“What do you want to do for your birthday?” my sister asks knowing my options are limited. Having a birthday that coincides with the lockdown is not unique and there have been many birthdays before mine and many more to come. Throughout my 22 years of life, birthdays have become less self-centred and more focused on celebrating happiness with my family and friends. This is how my family and I celebrated together in lockdown.
Stay at home; the government advice couldn’t be any clearer. Cue people from all four corners of the world scrambling to adapt to studying or working from home, myself included. I’m a postgraduate who over the last couple of weeks has sat my spring semester exams, conveniently timed just as coronavirus began to turn the UK upside down. Cheers 2020! Uni stopped face-to-face teaching a week before I was due to sit them, meaning my exams had to be rapidly adapted to an online format, and done from home. This, combined with moving back to my family home a few days before exams started resulted in a slightly unusual exam season, to say the least!Continue reading
It would be an understatement to say that March was unexpected. University has been cancelled and I am home with my parents and brother, all living and working in our shoe box of a house. There is no such thing as privacy and space for quarantine whilst living in a small house, it has been quite the adjustment compared to life before COVID-19.Continue reading
In 2015, a biographical movie was released called “The Man who knew Infinity” based on the life of Srinivasa Ramanujan, a mathematician who made significant contributions in the field of mathematical analysis, number theory, infinite series, and continued fractions. He completed his PhD during WWI in Cambridge (a period of severe rationing and even bombardment) and personal health issues (including TB to which he succumbed in 1920 at the age of 32), while staying in England away from family in India.
Some members of our society have been called to self-isolate and this could become a reality for all of us soon. Quarantine doesn’t have to be a bad thing though! Someone seems to have pushed the fast forward button in our lives so some slow time may be just what we need. Here are some ideas to ensure you get the best out of your quarantine.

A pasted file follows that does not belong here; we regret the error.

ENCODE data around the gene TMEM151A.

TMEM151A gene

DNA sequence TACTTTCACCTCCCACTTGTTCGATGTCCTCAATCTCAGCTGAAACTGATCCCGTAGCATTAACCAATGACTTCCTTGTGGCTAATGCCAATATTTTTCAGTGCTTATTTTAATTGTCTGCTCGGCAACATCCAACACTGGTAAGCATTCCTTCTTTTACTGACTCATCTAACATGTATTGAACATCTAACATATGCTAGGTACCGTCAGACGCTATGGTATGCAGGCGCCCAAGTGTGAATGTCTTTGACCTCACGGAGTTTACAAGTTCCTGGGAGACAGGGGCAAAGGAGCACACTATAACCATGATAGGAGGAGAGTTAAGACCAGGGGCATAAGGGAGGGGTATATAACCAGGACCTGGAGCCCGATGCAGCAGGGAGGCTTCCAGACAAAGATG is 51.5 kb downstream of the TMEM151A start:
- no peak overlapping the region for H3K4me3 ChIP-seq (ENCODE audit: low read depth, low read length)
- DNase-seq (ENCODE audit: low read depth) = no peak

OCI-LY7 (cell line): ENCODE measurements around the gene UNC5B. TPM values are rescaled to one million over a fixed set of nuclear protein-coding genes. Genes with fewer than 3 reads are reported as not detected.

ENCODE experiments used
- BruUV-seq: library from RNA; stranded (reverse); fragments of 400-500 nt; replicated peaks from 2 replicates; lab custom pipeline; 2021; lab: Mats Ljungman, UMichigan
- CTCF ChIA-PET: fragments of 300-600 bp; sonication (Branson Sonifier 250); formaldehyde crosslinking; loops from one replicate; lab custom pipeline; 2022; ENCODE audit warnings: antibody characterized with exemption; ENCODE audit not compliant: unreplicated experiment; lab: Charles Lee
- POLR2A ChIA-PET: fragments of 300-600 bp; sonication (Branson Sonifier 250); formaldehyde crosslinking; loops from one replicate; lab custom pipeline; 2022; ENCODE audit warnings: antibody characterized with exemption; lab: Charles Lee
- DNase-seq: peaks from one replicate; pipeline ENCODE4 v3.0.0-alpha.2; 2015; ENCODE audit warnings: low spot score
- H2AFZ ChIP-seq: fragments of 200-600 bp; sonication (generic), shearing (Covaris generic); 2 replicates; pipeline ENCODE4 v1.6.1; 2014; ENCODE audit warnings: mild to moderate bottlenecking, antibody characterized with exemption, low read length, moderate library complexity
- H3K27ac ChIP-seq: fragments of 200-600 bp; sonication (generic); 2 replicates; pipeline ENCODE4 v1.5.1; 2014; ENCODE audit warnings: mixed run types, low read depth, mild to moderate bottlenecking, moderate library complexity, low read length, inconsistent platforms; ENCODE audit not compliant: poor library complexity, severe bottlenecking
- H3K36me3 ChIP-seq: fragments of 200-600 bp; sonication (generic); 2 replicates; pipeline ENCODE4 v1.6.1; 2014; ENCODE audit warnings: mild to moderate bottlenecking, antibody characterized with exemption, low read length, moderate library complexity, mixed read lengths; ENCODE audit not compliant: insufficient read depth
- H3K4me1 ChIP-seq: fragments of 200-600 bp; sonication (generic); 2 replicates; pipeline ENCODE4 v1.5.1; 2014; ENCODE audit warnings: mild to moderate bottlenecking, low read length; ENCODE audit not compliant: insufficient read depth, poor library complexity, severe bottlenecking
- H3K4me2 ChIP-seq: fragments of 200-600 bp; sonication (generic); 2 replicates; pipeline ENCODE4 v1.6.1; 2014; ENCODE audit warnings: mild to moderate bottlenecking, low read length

I feel great pride as a first-generation student and had never really considered that others had different feelings associated with the label. Not only did I make it to University with good grades, I managed it by myself without the intellectual input of my parents (though obviously they have always been extremely supportive).Continue reading
This is the first in a series I’ll be writing, to give you some tips on how to make the most out of the various aspects of your year abroad. I’m going to start with the most important – language – but stay tuned for tips on how to maximise travel opportunities and more.
Before Christmas, I wrote a survival guide on how to avoid burnout when you either had multiple short deadlines or just needed to make it to the Christmas holidays. This post will instead explore some of the long term strategies that you can employ to make sure that you have a healthy relationship with your workload.
In the words of Jon Bon Jovi, “we’re half-way there”. With exams drawing to a close, we’re half-way through the academic year, and whilst you may wish to banish twelve weeks’ worth of lectures and assessments to the back of your mind, it is important that you don’t. Aside from the obvious need to remember the content of your course, there are further lessons to be learnt from the Autumn semester, and here’s four tips on how to apply these lessons to the Spring Semester:
As a fourth-year student who’s rapidly approaching the of end of my time at uni, I find myself going through waves of emotions regarding graduating. I definitely feel that I have done more than my fair share of full-time education, and am relishing at the idea of not constantly having an exam or assignment looming in my future. However, doing a degree that isn’t vocational means that my post-uni life pathway currently has a mind-boggling number of branches to explore.Continue reading